Brewers seek more sustainable barley

One of the country’s leading pub, cider and beer businesses is launching an innovative trial to explore how one of the main ingredients of beer - barley - can be grown in a more sustainable way to help reduce CO2 emissions.

Heineken UK, which is headquartered in Edinburgh, will work with malt supplier Muntons, supply chain consultancy Future Food Solutions and barley growers on a pilot

project which will see 7000 acres of winter and spring barley varieties grown yielding up to 25,000 tonnes of grain - enough to brew almost 300 million pints of beer.The company said that ambition was to use the findings from the pilot to scale the project over the coming years to help contribute to its global ambition to reduce emissions throughout its supply chain, including the production of barley.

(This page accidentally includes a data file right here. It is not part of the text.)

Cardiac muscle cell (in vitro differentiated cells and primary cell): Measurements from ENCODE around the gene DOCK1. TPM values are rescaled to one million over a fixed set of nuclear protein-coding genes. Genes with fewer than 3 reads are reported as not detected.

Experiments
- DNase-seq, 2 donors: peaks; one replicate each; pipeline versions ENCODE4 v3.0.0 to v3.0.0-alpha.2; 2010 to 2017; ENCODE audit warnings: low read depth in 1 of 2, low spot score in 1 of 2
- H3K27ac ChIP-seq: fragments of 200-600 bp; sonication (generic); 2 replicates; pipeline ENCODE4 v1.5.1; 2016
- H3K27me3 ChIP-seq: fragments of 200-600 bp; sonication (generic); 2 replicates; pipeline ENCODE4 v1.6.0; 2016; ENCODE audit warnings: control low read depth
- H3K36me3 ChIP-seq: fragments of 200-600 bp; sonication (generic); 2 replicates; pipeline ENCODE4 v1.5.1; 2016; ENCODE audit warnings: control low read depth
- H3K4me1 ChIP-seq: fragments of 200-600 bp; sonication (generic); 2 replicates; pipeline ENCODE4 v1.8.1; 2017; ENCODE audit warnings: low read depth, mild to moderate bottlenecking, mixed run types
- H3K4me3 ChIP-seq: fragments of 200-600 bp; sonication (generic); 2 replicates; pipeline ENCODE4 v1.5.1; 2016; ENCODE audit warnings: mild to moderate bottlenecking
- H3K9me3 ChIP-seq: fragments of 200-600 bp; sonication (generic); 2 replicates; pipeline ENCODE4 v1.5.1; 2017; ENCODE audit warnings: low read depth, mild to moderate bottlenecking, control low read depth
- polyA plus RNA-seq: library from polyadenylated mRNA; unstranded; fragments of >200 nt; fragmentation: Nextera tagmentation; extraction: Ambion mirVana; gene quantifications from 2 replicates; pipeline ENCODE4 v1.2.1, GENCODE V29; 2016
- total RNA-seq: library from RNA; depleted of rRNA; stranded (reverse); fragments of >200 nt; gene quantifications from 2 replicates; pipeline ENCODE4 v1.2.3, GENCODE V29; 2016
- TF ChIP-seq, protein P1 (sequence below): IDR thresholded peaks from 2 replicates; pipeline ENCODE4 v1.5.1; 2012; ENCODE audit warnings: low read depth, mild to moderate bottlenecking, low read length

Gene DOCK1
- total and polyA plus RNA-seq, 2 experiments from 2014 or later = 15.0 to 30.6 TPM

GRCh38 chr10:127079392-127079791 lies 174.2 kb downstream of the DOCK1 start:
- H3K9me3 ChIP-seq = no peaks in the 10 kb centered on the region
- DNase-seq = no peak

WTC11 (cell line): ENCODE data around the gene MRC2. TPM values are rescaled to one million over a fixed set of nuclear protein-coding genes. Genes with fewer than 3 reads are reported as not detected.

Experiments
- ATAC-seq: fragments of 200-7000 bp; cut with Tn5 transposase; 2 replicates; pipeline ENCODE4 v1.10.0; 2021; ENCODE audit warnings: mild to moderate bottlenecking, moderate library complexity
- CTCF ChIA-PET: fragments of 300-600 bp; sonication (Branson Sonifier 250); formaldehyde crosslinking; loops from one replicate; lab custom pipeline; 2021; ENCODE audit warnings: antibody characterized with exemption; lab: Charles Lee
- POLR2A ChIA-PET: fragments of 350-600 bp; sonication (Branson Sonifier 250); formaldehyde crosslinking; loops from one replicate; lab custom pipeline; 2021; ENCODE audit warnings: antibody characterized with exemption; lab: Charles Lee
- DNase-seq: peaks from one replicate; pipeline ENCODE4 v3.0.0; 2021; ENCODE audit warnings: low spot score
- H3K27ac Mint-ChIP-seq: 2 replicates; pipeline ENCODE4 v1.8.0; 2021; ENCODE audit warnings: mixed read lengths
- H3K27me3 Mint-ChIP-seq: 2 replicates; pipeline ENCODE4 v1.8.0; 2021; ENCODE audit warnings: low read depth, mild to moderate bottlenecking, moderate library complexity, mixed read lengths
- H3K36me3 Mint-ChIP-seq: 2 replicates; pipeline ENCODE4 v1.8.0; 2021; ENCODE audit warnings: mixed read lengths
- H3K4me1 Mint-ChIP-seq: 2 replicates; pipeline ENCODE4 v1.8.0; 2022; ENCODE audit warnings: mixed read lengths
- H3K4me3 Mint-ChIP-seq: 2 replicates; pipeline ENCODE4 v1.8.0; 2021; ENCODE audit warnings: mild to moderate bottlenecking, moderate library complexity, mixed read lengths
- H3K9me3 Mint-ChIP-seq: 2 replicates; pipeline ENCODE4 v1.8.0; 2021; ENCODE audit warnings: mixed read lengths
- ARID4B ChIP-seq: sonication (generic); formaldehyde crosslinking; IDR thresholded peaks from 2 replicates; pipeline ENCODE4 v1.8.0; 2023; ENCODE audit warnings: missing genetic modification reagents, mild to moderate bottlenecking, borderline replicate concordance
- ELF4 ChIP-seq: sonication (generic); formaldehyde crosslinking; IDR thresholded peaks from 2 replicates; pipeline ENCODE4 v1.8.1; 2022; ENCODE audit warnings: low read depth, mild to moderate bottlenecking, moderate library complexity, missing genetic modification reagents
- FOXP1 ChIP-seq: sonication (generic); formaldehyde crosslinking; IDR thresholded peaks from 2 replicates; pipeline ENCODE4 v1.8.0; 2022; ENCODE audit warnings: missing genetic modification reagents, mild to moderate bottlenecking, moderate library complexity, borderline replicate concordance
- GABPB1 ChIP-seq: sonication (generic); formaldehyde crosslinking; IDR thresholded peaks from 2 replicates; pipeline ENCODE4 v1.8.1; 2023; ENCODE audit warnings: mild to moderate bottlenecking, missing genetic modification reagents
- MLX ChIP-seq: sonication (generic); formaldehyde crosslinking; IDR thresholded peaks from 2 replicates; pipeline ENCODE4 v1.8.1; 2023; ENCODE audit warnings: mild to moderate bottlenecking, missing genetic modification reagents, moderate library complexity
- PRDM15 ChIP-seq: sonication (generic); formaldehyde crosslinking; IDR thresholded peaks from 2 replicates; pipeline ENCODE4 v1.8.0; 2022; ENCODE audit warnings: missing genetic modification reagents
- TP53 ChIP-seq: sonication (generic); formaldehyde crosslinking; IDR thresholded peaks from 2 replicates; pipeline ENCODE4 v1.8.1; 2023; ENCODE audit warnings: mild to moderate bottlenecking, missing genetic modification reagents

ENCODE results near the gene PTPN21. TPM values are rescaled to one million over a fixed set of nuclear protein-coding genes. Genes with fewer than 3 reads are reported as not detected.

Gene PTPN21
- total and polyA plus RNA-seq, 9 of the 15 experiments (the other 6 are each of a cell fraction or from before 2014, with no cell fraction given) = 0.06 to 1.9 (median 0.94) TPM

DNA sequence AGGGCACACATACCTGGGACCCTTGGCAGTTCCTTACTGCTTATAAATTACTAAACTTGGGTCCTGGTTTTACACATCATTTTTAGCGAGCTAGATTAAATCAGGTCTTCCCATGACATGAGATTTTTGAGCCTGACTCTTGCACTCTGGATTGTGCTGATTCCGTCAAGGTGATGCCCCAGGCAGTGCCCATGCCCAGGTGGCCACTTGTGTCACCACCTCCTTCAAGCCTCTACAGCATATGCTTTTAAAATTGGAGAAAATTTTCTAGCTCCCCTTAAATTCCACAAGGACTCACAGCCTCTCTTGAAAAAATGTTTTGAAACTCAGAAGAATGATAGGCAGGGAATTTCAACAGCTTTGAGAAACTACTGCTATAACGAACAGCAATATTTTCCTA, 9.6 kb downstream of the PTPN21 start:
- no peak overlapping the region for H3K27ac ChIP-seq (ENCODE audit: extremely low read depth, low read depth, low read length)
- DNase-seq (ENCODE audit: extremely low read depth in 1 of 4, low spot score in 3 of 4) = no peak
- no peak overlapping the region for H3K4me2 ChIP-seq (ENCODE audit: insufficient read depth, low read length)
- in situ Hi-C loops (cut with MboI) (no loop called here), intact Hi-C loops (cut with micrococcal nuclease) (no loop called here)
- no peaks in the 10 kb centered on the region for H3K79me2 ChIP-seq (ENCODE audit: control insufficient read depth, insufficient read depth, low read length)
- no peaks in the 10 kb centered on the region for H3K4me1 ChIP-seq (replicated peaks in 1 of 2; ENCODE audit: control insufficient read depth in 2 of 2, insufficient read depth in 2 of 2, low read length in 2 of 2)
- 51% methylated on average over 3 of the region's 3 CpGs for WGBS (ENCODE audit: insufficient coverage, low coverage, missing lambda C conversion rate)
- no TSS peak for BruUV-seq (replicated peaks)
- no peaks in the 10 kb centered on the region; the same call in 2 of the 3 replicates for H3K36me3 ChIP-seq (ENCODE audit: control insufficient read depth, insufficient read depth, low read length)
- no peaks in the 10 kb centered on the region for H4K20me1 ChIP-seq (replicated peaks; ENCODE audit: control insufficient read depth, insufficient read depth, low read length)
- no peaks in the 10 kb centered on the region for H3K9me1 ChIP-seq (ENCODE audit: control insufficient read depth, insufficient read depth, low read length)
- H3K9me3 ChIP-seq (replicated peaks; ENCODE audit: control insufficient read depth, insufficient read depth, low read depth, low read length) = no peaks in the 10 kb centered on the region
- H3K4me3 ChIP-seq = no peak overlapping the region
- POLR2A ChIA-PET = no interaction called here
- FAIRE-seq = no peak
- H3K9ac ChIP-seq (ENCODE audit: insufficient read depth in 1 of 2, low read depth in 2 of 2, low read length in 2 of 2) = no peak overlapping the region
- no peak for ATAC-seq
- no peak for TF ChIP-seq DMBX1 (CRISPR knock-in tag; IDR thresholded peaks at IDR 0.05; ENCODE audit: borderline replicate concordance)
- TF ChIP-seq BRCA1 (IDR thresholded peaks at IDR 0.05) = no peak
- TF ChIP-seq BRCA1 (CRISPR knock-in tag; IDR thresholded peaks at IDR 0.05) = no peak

Matt Callan, supply chain director at Heineken UK, said the trial was about ensuring a sustainable long term supply chain.

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Agriculture is the second biggest contributor of our carbon footprint and with our new ambition to hit carbon neutrality through our entire value chain by 2040, tackling this part of our footprint is key.”

One of the growers involved, Rachel Scholes, said it was fantastic to see leadership on the issue from big brands looking to bridge that gap between producer and consumer.

“With the trial covering a huge amount of acreage, it has the potential to generate some really positive outcomes for the environment and demonstrate farming’s vital role in mitigating climate change,” she said.



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